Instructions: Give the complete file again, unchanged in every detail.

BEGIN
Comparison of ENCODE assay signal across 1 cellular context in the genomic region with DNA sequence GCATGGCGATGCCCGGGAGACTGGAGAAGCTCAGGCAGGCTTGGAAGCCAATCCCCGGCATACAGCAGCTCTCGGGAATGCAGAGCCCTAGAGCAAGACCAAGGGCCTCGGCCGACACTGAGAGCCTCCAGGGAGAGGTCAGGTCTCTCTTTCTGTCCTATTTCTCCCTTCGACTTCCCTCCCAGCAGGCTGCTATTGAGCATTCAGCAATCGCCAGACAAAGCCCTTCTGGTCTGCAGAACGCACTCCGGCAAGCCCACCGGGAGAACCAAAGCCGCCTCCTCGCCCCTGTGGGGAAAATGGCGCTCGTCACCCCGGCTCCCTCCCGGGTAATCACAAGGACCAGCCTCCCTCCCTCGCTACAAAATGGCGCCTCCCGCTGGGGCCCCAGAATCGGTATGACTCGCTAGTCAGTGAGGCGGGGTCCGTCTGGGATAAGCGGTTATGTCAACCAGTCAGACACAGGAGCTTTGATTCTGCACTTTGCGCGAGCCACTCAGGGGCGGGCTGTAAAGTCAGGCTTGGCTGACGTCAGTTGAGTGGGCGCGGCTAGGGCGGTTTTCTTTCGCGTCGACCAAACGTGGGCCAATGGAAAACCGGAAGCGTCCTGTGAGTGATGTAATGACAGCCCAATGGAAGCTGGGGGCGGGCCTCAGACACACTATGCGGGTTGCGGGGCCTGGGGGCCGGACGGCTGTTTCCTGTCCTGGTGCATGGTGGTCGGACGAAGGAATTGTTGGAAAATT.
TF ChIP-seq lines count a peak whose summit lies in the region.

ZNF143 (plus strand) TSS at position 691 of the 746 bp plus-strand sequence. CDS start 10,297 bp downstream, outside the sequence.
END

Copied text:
Comparison of ENCODE assay signal across 1 cellular context in the genomic region with DNA sequence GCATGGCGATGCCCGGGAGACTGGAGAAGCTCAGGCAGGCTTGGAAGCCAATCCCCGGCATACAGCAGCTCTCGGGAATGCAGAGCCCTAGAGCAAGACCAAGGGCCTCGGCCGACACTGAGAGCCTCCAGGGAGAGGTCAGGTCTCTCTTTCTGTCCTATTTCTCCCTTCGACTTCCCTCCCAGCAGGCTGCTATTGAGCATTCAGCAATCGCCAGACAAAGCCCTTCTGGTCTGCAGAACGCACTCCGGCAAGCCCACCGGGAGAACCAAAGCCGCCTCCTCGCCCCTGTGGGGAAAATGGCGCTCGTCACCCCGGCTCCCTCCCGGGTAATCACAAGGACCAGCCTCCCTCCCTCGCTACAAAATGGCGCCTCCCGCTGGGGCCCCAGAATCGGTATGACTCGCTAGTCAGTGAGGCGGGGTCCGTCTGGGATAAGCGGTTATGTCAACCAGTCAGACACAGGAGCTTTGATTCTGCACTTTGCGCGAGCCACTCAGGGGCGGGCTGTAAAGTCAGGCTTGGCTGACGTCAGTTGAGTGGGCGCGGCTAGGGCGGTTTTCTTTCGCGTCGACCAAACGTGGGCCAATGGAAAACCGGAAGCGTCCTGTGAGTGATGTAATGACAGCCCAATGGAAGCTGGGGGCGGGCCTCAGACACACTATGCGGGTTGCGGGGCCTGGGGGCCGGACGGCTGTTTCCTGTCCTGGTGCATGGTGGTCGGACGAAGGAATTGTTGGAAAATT.
TF ChIP-seq lines count a peak whose summit lies in the region.

ZNF143 (plus strand) TSS at position 691 of the 746 bp plus-strand sequence. CDS start 10,297 bp downstream, outside the sequence.